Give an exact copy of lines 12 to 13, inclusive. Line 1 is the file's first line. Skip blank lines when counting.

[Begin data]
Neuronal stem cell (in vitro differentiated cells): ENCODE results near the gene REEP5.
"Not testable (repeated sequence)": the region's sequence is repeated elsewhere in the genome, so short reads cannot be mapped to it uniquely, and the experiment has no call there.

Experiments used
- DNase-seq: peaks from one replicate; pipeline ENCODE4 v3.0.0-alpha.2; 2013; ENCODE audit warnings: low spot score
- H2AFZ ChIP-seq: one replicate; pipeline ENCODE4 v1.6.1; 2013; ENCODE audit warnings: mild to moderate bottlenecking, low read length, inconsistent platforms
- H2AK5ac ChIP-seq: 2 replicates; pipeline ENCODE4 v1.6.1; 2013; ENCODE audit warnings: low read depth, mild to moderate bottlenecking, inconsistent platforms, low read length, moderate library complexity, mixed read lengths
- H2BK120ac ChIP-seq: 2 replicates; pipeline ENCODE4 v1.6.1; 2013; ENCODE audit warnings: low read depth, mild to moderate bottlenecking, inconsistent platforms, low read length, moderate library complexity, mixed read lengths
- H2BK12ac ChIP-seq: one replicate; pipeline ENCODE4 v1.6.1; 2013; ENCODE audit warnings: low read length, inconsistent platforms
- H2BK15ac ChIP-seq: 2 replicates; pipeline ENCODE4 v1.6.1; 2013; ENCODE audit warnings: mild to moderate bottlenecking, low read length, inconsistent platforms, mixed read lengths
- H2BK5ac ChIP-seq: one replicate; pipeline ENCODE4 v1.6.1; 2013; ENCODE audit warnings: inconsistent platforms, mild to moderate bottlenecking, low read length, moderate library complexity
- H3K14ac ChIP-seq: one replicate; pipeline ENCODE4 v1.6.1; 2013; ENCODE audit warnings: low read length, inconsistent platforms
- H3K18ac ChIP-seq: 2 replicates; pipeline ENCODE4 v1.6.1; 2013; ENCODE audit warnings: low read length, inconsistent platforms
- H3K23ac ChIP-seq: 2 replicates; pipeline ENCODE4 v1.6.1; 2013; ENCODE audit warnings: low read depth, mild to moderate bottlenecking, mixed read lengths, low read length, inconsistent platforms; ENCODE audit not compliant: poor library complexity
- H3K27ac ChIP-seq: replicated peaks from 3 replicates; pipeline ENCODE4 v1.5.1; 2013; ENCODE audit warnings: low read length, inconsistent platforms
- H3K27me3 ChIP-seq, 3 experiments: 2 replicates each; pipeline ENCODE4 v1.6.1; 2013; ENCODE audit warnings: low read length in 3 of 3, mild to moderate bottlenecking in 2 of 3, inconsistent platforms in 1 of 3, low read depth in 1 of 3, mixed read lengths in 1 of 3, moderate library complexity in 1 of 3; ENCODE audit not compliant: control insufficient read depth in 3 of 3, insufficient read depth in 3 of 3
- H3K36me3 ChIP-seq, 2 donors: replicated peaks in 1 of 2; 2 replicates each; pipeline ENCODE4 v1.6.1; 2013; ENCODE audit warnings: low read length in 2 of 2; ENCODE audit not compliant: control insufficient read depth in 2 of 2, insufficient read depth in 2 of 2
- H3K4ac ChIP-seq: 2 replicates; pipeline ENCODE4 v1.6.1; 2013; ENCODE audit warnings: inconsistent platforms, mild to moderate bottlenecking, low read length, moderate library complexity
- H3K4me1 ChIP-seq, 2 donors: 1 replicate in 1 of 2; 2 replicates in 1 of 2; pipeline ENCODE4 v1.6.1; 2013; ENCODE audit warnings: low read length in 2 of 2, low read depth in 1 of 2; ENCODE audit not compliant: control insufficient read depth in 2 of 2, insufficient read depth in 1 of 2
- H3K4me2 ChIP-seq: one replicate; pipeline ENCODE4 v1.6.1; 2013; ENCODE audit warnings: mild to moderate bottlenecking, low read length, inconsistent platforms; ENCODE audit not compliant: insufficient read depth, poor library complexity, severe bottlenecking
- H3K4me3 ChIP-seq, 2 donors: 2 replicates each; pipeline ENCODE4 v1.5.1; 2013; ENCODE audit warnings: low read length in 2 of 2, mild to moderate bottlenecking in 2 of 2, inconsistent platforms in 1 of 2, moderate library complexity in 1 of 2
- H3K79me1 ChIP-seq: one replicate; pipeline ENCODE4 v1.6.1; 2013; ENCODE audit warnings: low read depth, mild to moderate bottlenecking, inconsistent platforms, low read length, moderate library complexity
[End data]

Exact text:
- H3K18ac ChIP-seq: 2 replicates; pipeline ENCODE4 v1.6.1; 2013; ENCODE audit warnings: low read length, inconsistent platforms
- H3K23ac ChIP-seq: 2 replicates; pipeline ENCODE4 v1.6.1; 2013; ENCODE audit warnings: low read depth, mild to moderate bottlenecking, mixed read lengths, low read length, inconsistent platforms; ENCODE audit not compliant: poor library complexity